The FCC's 28 GHz auction will take a a long holiday break starting Dec. 21. That's if it is still going on by then. 

As of round 66, the 5G spectrum auction had collected $685,220,210 in provisionally winning bids for 2,927 licenses, which was only $169,670 more in bids than round 65, the smallest increase since the bidding began Nov. 14. 

The FCC says that "if the auction is still going on, bidding will be suspended early in the afternoon Friday, Dec. 21, and that if it is still on a four-round-per-day schedule, that will be at 1 p.m., which means after round two of that day, and won't resume until Jan. 3 at 10 a.m.

Asked in a C-SPAN interview for its Communicators Series about the auction's relatively low bid total compared to, say, the broadcast incentive forward auction total of $19 billion, and what that said about the appetite for that high-band spectrum, the chairman would only say that "different spectrum bands have different properties to them, saying some may be better for coverage, some may be more perfect for capacity and that sometimes drives market interest in a different way." He said those different technical characteristics are something that every body generally takes into account.

While Pai said he could not talk about an ongoing auction "obvious reasons," commissioner Brendan Carr, at the FCC's public meeting Wednesday (Dec. 12), said the auction was looking promising, citing that almost $700 million in bids for spectrum that had some unique issues, including that much of the band was already licensed, most of the license areas already had an incumbent, and what was left had only a quarter of the population. He said given that uncharted territory, the auction bidding to date showed that there was an appetite for the spectrum.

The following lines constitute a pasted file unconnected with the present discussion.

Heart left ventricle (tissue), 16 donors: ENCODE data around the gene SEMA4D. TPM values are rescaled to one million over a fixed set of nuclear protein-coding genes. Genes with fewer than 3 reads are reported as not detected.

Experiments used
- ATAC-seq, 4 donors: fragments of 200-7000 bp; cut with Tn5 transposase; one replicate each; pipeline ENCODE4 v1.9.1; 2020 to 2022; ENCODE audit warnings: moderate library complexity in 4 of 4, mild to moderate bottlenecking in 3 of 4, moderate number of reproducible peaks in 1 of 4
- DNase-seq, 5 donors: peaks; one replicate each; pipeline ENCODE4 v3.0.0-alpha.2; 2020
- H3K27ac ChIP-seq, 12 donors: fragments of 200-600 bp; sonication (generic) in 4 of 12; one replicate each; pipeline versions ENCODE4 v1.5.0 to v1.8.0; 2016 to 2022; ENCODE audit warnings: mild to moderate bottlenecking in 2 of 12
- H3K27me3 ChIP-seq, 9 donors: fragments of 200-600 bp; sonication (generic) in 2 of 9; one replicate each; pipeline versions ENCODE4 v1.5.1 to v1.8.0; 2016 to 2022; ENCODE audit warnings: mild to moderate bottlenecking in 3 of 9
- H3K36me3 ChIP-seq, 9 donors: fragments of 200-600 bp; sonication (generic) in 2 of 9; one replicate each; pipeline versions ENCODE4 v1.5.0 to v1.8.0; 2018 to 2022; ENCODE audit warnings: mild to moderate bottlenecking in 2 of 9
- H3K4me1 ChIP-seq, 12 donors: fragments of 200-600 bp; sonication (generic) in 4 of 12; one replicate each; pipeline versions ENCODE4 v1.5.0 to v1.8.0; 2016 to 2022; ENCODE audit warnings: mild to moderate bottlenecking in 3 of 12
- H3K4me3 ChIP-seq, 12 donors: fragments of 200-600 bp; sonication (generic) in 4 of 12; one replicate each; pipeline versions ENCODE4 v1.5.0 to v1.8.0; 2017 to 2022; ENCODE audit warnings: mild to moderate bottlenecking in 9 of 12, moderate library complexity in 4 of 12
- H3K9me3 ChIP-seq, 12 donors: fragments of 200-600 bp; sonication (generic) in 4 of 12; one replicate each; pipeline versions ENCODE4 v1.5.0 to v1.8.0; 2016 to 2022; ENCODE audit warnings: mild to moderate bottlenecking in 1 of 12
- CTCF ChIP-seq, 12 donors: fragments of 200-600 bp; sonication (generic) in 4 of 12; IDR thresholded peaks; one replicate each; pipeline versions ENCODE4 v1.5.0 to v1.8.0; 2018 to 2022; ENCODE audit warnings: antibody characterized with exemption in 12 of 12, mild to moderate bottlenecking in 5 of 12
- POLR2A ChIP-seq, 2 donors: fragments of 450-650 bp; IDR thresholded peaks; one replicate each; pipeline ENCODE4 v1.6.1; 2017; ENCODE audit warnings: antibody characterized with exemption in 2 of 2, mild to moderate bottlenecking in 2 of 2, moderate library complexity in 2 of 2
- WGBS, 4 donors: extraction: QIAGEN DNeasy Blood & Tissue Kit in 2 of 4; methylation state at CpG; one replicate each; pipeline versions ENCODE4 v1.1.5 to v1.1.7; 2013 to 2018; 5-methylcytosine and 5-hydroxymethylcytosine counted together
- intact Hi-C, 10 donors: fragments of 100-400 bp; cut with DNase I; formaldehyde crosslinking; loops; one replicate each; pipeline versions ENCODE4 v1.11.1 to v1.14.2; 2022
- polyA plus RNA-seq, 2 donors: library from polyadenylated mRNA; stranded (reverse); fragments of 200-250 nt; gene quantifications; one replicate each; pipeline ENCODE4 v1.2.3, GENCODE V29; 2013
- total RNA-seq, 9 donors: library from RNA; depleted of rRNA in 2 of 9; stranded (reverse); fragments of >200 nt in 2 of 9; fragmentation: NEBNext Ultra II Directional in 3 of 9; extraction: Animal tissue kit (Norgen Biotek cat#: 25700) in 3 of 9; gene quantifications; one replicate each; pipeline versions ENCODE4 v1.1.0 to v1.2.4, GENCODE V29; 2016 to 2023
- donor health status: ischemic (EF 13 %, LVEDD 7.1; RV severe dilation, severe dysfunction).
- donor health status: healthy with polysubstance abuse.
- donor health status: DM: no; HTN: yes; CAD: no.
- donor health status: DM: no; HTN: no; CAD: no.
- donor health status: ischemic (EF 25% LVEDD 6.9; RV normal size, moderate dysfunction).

Carr suggested that might be because of advances in 5G speeds, including one carrier that just announced it has been able to deliver 2-4 gigabit-per-second speeds up to half a mile from small cells with trees and buildings for the signals to negotiate.

The FCC is looking for wireless carriers to boost their spectrum holdings as they prepare to roll out 5G service at speeds that should make wireless an undisputed full-fledged competitor to wired broadband.

There are 40 qualified bidders competing for the 28 GHz spectrum, including Verizon, AT&T and T-Mobile, but none of the major cable operators eyeing wireless plays--though Cox is signed up for the 24 GHz auction of spectrum for 5G, which has larger license sizes and which will begin as soon as the 28 GHz auction ends.

The FCC concedes it has never pushed so much spectrum into the market at one time before, which could mean those lower prices, but the point is to get the spectrum out there "fast" given that wireless carriers have been talking up the need for speed and bandwidth for an internet of everything, 5G world.

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